||07-11-2011 12:13 AM
If you plan on sticking with this hobby and eventually doing full boils or even All-Grain, it really is in your best interests to figure out a better way to cool your wort though. I would never personally advocate no-chill brewing... partially because of the increased chance of infected batches, but mostly because it makes hop utilization really difficult to predict.
The best solution would be an actual chiller... I prefer counterflow chillers (CFCs) and plate chillers as they are the most effective, but many people prefer to save some upfront money and go with a more basic immersion chiller. I've seen FAR too many people end up being unhappy with their immersion chiller and/or finding it to be insufficient after moving to bigger batches, eventually wanting to upgrade to a CFC or plate chiller, to necessarily recommend it to all beginners. They all work on the premise of heat exchange with flowing water though, usually from the tap/plumbing, but people with an overly warm "cold water" source or no way to connect to their plumbing often use ice water with a pond pump.
If you really plan to stick with homebrewing though, a chiller is, IMO, one of the important and useful tools a brewer can have. If you don't have a bunch of money to spend ATM, an immersion chiller may be best for you, CFCs and plate chillers (which are just a special, more compact type of CFC) are more expensive than even the price of the chiller would suggest. A valve on your kettle is absolutely required, although valves are fairly inexpensive and are just such an amazing thing to have, that I would recommend it to everyone anyways.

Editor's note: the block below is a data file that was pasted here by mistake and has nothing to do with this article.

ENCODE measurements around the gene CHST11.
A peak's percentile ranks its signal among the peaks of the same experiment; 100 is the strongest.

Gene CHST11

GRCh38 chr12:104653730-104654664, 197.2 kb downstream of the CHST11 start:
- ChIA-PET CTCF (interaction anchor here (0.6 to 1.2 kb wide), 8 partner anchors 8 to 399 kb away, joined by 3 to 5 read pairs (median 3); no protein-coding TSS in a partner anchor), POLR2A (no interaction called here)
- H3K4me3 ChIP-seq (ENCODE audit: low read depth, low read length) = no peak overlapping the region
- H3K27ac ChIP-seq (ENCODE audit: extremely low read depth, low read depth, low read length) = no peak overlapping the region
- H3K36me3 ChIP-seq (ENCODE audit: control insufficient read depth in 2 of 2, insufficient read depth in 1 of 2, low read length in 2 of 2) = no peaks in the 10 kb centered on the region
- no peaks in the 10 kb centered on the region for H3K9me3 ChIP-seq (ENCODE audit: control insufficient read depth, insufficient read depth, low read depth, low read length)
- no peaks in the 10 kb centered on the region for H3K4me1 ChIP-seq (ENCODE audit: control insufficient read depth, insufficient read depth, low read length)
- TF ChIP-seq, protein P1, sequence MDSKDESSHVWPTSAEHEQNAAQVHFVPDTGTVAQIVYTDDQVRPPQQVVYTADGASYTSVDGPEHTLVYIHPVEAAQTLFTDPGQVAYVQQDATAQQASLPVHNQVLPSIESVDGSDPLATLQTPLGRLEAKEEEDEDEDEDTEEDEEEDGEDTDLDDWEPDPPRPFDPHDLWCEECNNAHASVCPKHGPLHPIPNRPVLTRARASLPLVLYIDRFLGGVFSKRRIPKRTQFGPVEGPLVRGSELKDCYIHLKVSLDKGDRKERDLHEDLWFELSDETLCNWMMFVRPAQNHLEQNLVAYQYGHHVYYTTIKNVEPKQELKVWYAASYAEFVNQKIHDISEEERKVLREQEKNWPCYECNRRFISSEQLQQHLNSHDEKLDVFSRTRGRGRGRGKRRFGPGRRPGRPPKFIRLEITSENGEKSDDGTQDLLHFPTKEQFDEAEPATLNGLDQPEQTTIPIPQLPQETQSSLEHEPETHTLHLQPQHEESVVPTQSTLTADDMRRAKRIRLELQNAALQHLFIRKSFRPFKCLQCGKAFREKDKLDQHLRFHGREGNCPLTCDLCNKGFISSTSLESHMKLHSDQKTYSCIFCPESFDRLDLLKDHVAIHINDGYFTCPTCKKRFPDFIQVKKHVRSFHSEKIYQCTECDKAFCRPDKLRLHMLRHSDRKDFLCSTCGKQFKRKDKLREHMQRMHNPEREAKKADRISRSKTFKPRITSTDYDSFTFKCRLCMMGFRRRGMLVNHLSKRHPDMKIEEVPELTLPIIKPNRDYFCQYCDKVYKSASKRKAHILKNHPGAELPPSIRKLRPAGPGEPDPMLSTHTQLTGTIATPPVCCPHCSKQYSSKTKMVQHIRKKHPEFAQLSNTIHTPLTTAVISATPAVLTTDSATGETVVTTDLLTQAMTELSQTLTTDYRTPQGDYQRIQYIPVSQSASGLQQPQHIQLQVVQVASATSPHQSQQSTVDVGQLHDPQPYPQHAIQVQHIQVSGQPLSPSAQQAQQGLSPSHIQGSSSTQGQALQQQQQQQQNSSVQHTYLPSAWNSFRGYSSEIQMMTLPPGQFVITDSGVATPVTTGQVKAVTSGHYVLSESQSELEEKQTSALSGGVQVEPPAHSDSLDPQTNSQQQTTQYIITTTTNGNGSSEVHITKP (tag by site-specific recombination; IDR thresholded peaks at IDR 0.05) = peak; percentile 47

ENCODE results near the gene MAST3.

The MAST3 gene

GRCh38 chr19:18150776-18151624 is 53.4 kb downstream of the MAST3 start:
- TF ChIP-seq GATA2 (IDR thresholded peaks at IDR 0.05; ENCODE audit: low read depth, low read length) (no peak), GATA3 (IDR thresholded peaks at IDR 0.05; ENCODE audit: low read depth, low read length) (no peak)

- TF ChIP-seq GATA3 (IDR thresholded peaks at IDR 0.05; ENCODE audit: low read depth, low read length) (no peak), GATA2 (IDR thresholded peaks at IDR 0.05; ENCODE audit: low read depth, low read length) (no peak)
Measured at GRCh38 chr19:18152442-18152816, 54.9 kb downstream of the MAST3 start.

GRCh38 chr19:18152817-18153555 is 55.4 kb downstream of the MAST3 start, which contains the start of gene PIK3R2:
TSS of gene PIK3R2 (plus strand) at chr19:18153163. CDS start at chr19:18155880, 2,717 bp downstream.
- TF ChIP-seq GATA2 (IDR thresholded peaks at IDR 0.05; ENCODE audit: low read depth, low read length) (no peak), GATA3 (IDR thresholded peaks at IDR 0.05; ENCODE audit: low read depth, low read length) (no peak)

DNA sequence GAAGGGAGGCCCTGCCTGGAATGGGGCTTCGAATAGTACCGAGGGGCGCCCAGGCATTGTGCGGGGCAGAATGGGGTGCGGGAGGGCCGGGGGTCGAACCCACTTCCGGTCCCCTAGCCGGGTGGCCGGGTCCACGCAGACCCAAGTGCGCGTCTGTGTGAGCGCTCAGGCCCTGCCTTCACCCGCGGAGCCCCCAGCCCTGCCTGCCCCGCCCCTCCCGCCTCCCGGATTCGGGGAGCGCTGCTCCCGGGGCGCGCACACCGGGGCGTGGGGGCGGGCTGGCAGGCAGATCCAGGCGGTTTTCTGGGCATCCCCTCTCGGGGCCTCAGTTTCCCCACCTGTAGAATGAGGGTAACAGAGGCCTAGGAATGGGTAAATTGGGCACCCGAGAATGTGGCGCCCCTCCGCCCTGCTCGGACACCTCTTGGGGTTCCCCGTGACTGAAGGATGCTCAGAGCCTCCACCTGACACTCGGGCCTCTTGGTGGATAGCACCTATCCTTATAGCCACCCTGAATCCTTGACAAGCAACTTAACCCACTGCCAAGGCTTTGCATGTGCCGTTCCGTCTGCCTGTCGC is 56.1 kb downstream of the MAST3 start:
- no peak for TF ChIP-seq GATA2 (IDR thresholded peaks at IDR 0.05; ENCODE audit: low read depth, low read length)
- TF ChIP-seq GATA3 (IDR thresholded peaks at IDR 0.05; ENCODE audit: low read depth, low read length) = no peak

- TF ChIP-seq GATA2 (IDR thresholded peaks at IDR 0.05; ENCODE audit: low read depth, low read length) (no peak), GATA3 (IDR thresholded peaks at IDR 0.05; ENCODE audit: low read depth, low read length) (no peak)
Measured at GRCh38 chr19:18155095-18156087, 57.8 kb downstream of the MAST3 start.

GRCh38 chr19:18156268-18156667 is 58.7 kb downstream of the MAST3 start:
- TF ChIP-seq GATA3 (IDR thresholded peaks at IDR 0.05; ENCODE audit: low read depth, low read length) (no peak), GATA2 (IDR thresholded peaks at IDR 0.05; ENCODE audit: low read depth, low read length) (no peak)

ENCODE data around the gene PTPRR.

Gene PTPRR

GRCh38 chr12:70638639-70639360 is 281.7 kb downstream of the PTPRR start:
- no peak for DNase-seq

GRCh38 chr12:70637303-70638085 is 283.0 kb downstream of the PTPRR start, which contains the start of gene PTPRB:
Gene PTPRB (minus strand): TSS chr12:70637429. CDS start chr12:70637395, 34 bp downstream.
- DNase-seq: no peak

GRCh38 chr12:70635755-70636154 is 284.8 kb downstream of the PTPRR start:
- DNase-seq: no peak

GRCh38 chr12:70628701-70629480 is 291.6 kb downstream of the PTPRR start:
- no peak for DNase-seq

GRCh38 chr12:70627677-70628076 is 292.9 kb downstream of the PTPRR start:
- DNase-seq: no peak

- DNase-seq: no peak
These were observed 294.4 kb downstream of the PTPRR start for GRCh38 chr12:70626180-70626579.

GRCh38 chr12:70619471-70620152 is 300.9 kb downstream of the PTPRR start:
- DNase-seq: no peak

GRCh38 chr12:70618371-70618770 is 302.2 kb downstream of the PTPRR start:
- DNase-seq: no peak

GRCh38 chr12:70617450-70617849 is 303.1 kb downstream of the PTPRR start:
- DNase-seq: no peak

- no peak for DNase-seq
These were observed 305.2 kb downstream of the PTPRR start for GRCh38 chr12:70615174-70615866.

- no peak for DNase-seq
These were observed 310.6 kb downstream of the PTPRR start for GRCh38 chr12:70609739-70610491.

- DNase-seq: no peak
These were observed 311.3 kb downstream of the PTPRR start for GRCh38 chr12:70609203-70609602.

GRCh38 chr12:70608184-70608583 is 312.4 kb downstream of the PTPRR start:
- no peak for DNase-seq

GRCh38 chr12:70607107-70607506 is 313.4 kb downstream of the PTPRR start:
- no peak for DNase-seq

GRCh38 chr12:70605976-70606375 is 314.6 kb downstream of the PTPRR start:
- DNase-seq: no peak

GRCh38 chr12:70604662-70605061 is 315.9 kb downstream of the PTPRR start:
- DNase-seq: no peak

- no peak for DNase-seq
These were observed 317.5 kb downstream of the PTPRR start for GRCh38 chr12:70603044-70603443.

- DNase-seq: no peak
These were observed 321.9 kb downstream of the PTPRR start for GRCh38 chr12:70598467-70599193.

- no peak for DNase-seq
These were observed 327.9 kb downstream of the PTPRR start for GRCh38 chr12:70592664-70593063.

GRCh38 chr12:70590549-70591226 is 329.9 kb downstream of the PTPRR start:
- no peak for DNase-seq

The bigger expense is a beer pump able to withstand boiling temps. A pump is not *technically* required, but I would never use a CFC without one, because otherwise they will likely cause a lot of infected batches. With a pump, you are able to recirculate boiling wort through the CFC and back into your kettle for a few minutes, effectively sterilizing the whole setup. A pump is useful for a lot of things, and has made my brewdays significantly easier and safer, but although I consider them a great investment, when you combine the costs of the CFC, pump, valve, and even hoses and fittings, it is just too expensive for most new brewers to buy all that at once without being absolutely sure that this is a hobby that will last a lifetime, and an immersion chiller may be the best way to hedge one's bets. But if one KNOWS this hobby is for life, and is able to spend that kind of cash, IMO it's better to just buy the best stuff and not spend money on a chiller they'll soon want to upgrade from anyways.